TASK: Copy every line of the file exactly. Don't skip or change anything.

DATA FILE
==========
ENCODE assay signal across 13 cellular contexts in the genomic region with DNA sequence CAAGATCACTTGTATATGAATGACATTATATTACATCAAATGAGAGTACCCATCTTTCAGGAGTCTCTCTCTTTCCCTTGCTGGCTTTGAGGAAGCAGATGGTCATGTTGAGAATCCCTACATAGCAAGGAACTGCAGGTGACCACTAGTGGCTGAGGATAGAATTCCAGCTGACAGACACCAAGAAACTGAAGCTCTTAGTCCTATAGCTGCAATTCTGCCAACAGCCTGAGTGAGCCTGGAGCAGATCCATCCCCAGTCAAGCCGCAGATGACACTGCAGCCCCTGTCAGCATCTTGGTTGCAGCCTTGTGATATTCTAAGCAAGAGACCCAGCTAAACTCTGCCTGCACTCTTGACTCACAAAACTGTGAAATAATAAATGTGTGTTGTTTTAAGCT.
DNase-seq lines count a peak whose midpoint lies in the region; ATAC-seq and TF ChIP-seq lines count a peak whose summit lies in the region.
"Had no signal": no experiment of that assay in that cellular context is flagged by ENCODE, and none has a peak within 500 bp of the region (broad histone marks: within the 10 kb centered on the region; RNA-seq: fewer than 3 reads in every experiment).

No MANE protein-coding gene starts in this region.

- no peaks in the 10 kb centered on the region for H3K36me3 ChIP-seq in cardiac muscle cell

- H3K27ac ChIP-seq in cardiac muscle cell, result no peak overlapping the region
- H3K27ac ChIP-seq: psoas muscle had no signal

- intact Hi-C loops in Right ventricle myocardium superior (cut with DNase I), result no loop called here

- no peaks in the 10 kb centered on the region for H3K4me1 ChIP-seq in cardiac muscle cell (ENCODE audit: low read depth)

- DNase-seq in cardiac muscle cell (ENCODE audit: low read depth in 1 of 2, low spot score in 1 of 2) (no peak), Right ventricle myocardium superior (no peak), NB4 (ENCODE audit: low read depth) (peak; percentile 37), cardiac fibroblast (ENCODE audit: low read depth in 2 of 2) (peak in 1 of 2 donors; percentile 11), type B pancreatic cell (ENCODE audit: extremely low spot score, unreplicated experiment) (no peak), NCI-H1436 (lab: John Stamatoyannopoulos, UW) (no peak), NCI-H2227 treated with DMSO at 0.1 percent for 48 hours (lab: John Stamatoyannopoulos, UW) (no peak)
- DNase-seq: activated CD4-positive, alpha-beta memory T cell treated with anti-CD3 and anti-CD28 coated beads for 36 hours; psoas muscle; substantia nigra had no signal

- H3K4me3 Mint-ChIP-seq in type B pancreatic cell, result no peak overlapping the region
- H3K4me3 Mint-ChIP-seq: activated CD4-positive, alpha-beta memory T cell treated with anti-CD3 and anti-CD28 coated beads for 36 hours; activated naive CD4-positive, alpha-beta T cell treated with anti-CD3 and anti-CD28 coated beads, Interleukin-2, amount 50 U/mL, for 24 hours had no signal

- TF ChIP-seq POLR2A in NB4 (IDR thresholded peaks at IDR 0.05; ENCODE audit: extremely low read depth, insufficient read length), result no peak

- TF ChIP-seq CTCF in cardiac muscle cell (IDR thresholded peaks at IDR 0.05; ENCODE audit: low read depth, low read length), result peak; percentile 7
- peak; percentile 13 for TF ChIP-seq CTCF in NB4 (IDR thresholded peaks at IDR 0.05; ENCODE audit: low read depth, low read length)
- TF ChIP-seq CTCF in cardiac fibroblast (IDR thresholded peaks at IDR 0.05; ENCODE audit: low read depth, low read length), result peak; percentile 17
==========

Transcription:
ENCODE assay signal across 13 cellular contexts in the genomic region with DNA sequence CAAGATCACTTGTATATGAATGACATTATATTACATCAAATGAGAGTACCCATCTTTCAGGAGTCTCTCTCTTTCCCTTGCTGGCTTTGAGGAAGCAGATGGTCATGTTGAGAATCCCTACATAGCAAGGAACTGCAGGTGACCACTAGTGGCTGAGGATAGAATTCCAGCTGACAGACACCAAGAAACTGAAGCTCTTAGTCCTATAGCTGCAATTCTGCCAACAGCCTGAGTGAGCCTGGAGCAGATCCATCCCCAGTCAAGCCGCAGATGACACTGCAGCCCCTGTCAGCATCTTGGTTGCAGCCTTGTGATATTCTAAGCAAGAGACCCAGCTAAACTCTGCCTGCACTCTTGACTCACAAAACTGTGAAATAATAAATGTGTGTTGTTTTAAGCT.
DNase-seq lines count a peak whose midpoint lies in the region; ATAC-seq and TF ChIP-seq lines count a peak whose summit lies in the region.
"Had no signal": no experiment of that assay in that cellular context is flagged by ENCODE, and none has a peak within 500 bp of the region (broad histone marks: within the 10 kb centered on the region; RNA-seq: fewer than 3 reads in every experiment).

No MANE protein-coding gene starts in this region.

- no peaks in the 10 kb centered on the region for H3K36me3 ChIP-seq in cardiac muscle cell

- H3K27ac ChIP-seq in cardiac muscle cell, result no peak overlapping the region
- H3K27ac ChIP-seq: psoas muscle had no signal

- intact Hi-C loops in Right ventricle myocardium superior (cut with DNase I), result no loop called here

- no peaks in the 10 kb centered on the region for H3K4me1 ChIP-seq in cardiac muscle cell (ENCODE audit: low read depth)

- DNase-seq in cardiac muscle cell (ENCODE audit: low read depth in 1 of 2, low spot score in 1 of 2) (no peak), Right ventricle myocardium superior (no peak), NB4 (ENCODE audit: low read depth) (peak; percentile 37), cardiac fibroblast (ENCODE audit: low read depth in 2 of 2) (peak in 1 of 2 donors; percentile 11), type B pancreatic cell (ENCODE audit: extremely low spot score, unreplicated experiment) (no peak), NCI-H1436 (lab: John Stamatoyannopoulos, UW) (no peak), NCI-H2227 treated with DMSO at 0.1 percent for 48 hours (lab: John Stamatoyannopoulos, UW) (no peak)
- DNase-seq: activated CD4-positive, alpha-beta memory T cell treated with anti-CD3 and anti-CD28 coated beads for 36 hours; psoas muscle; substantia nigra had no signal

- H3K4me3 Mint-ChIP-seq in type B pancreatic cell, result no peak overlapping the region
- H3K4me3 Mint-ChIP-seq: activated CD4-positive, alpha-beta memory T cell treated with anti-CD3 and anti-CD28 coated beads for 36 hours; activated naive CD4-positive, alpha-beta T cell treated with anti-CD3 and anti-CD28 coated beads, Interleukin-2, amount 50 U/mL, for 24 hours had no signal

- TF ChIP-seq POLR2A in NB4 (IDR thresholded peaks at IDR 0.05; ENCODE audit: extremely low read depth, insufficient read length), result no peak

- TF ChIP-seq CTCF in cardiac muscle cell (IDR thresholded peaks at IDR 0.05; ENCODE audit: low read depth, low read length), result peak; percentile 7
- peak; percentile 13 for TF ChIP-seq CTCF in NB4 (IDR thresholded peaks at IDR 0.05; ENCODE audit: low read depth, low read length)
- TF ChIP-seq CTCF in cardiac fibroblast (IDR thresholded peaks at IDR 0.05; ENCODE audit: low read depth, low read length), result peak; percentile 17